Tuesday, April 27, 2010

The Power of Leaving Stuff Out, or Home again, home again, riggety jig

Jan and I made our way home again. The flight back had the best quality of all: it was uneventful. Well, actually, I'm not home yet, though Jan is. I landed in Toronto just in time to teach a programming course here for Learning Tree. So I'm in another (but familiar) hotel.

Coming back, we got to spend a day in Madrid wandering around the Passeo de Prado, eating on the boulevard, visiting museums, and picking up some last minute purchases. We got to the Raina Sofia museum where I got to stand in front of Guernica (there was lots of other neat modern art, too, most from artists we'd never heard of and a huge Calder mobile in a beautiful courtyard).

And, of course, I got into FNAC and bought some more CDs. I'm taking home about 18 CDs of music by Spanish musicians ranging from "early music" from European, Sephardic, and Moorish traditions from Jordi Savall and Eduardo Paniagua; to flamenco/nuevo flamenco artists like Enrique Morente, Paco de Lucia, Ojos de Brujo, Ketama; to pop artists like Fito and El Barrio; and some jazz from Chano Dominguez and Jorge Pardo. I've also discovered that I will probably never enjoy real flamenco singing in any but the smallest quantities. .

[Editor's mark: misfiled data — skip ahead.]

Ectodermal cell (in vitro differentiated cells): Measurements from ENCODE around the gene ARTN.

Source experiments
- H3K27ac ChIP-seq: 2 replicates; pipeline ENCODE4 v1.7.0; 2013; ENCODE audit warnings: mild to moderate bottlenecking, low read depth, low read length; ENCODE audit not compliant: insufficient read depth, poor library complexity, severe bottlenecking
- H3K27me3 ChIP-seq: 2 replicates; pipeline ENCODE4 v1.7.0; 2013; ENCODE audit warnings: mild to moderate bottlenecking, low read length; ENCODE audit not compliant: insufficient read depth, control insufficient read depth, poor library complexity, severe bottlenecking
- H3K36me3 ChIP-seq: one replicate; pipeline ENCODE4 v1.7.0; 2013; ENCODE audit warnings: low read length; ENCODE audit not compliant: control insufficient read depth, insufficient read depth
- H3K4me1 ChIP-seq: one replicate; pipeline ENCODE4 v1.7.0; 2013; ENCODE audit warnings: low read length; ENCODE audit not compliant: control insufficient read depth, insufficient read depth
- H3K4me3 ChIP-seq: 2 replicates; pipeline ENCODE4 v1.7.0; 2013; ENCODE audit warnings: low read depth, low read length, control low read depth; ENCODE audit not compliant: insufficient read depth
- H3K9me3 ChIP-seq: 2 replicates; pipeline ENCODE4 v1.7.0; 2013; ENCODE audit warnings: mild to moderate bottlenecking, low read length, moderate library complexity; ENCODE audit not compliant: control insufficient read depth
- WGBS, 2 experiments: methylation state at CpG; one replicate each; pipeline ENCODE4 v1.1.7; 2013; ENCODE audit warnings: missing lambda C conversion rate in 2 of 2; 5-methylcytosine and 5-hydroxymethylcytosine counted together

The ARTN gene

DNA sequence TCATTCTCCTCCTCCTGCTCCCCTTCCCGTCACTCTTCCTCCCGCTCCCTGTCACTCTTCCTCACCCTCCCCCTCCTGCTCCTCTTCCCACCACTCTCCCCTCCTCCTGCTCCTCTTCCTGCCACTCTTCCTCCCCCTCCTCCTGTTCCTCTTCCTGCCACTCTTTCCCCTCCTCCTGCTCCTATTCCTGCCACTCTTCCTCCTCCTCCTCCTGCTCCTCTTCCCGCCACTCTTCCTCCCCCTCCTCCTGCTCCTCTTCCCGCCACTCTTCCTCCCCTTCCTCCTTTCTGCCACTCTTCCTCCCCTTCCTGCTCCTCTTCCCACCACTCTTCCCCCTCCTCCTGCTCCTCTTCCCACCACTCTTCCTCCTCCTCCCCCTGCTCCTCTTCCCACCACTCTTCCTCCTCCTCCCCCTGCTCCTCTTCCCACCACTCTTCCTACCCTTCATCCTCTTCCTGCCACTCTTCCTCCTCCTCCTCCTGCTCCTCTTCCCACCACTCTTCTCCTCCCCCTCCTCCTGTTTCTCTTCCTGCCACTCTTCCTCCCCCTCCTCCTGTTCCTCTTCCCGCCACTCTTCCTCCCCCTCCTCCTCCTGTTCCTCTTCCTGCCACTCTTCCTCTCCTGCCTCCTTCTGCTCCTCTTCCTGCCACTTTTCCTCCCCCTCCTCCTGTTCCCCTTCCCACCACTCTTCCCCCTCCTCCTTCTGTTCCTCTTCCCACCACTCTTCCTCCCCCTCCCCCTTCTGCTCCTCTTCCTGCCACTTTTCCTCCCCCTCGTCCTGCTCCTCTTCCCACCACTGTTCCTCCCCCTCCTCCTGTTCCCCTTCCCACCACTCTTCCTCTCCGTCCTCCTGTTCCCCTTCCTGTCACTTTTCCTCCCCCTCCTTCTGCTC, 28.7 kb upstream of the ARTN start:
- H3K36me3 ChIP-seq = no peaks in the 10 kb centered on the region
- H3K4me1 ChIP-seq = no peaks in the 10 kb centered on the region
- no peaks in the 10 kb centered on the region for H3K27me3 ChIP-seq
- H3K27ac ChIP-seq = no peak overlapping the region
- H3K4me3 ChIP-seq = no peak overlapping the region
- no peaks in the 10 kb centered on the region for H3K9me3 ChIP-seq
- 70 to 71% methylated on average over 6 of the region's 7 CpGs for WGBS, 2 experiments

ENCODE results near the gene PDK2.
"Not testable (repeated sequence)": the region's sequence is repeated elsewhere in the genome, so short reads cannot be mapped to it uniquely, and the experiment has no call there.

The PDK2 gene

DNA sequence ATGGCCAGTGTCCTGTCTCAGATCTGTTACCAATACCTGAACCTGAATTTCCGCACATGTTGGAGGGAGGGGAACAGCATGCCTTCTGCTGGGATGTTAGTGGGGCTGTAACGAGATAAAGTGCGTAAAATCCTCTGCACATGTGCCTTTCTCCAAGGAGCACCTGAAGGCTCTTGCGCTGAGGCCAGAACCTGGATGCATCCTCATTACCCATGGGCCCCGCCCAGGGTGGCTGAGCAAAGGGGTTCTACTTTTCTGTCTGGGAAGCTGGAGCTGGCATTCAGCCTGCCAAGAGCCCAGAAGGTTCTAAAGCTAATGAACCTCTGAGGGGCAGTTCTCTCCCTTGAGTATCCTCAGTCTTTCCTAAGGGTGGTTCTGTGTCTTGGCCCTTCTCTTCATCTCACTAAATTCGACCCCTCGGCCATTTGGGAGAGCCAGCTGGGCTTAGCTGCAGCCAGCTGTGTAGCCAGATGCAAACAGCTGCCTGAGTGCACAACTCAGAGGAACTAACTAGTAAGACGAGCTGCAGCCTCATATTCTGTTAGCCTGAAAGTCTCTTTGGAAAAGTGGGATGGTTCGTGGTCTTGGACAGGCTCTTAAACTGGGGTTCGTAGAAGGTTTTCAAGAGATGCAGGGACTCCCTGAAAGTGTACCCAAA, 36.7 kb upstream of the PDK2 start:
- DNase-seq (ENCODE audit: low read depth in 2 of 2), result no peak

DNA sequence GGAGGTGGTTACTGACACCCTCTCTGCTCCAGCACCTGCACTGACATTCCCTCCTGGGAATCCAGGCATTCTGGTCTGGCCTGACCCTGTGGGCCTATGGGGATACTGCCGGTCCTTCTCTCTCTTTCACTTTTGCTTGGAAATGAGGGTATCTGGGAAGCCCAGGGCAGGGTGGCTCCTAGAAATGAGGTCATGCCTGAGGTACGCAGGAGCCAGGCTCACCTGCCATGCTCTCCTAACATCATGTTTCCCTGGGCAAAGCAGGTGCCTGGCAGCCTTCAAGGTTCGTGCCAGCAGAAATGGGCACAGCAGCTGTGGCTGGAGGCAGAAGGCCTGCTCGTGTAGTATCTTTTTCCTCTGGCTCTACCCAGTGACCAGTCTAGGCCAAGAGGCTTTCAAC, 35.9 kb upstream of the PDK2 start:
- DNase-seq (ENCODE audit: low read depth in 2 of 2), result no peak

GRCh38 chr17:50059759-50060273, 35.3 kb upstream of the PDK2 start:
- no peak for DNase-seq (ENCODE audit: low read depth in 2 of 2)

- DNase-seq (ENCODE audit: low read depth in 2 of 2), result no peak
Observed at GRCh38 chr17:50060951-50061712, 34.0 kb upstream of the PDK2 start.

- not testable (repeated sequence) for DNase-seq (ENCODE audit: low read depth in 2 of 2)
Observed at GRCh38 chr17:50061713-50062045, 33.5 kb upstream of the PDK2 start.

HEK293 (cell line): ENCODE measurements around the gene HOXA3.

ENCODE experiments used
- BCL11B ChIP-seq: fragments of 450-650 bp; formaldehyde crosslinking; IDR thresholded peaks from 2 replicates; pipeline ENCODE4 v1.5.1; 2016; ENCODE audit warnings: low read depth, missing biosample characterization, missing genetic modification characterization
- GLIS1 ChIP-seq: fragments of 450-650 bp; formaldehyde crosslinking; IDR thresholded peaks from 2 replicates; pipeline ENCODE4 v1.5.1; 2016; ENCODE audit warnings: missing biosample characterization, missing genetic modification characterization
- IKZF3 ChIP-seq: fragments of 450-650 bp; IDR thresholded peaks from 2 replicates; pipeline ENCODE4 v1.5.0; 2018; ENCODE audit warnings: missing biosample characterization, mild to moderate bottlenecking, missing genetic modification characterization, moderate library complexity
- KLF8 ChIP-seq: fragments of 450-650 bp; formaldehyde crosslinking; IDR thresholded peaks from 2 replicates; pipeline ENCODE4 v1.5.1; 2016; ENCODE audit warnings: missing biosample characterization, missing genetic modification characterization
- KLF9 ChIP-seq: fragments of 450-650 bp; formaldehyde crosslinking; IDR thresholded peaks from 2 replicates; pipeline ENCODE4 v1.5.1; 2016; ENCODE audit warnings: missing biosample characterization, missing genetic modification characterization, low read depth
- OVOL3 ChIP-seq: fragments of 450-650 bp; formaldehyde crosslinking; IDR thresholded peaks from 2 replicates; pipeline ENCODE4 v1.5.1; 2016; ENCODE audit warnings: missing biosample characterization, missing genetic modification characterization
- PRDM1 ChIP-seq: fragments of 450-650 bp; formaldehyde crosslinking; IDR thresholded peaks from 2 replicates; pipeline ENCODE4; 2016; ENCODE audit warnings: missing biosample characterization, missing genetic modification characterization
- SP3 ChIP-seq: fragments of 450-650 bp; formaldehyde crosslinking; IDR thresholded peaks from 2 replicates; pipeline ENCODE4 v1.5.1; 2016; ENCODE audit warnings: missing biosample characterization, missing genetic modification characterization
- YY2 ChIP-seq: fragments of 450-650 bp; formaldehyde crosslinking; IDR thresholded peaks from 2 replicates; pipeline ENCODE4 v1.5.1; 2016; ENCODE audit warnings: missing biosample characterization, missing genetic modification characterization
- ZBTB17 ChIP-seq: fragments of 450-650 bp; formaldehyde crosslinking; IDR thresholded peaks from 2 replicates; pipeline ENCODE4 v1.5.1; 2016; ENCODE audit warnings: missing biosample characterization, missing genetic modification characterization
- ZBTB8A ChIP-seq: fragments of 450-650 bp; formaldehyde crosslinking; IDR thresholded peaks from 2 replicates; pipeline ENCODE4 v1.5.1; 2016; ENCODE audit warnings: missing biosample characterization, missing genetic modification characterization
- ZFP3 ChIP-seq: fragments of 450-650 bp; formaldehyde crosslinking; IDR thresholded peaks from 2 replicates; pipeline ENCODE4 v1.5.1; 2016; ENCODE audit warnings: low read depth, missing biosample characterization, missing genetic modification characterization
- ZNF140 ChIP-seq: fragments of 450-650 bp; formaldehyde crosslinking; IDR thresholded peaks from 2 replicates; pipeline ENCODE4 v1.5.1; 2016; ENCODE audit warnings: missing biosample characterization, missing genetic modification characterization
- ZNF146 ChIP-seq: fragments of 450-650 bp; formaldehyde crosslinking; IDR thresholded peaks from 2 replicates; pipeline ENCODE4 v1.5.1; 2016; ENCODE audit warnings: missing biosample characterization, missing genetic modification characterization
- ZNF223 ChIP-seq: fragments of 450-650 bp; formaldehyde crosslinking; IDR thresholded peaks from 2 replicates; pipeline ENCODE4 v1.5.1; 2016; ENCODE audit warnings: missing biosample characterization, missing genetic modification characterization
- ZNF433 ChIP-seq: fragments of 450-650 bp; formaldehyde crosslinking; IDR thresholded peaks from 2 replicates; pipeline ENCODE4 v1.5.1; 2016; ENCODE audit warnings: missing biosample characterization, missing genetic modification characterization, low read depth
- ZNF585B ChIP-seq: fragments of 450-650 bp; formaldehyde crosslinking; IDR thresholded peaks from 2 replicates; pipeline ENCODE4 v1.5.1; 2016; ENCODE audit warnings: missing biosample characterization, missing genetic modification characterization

We discovered we were too footsore and tired from getting up at 5:00 and the stress of traveling to take as much advantage of Madrid as we could have. When we got to the Prado museum there was some sort of lineup system in place that allowed people to enter and leave in large groups and it all looked too complicated for us. Similarly, we hoped to take in a flamenco show in the evening but, instead, crawled into bed (well, I had a long bath first). I would have loved to have seen more Goyas, Velasquez, Murillos (we saw some in Vallencia). There was a Singer Sargent show that would have been wonderful. We will have to come back.

We got around in Madrid because of the fabulous Metro system. As a technical writer, it was great to see another variation of Harry Beck's map, originally developed for the London tube system. The London tube map is probably the most used technical drawing in the world (and a great book about is Mr. Beck's Underground Map: a history by Ken Garland) and should be an inspiration to technical writers everywhere.

What makes Beck's map interesting is that it works by stripping information out and leaving only what's necessary--and that's presented in a very stylized format that permits only horizontal, vertical, and 45 degree lines. The London map is not only useful, it is loved. When a recent version eliminated the stylized depiction of the Thames, public outcry forced it back in.

It was also good to see that the field keeps evolving. Most variations on Beck's map were failures. What has appeared more recently leaves the map alone and concentrates on helping the traveler with signage in the station. The new work draws on the field of wayfinding which supports how people navigate through space. In many transit systems, as you walk through the stations, you'll find maps that list all (and only) the stops on the route that you are approaching. This information is also presented in a very stylized order: no matter how twisty the route is, it's shown as a straight line; the station next on the route appears at the top and the station last on the route appears at the bottom. Again: less information, more help.

Reading or read

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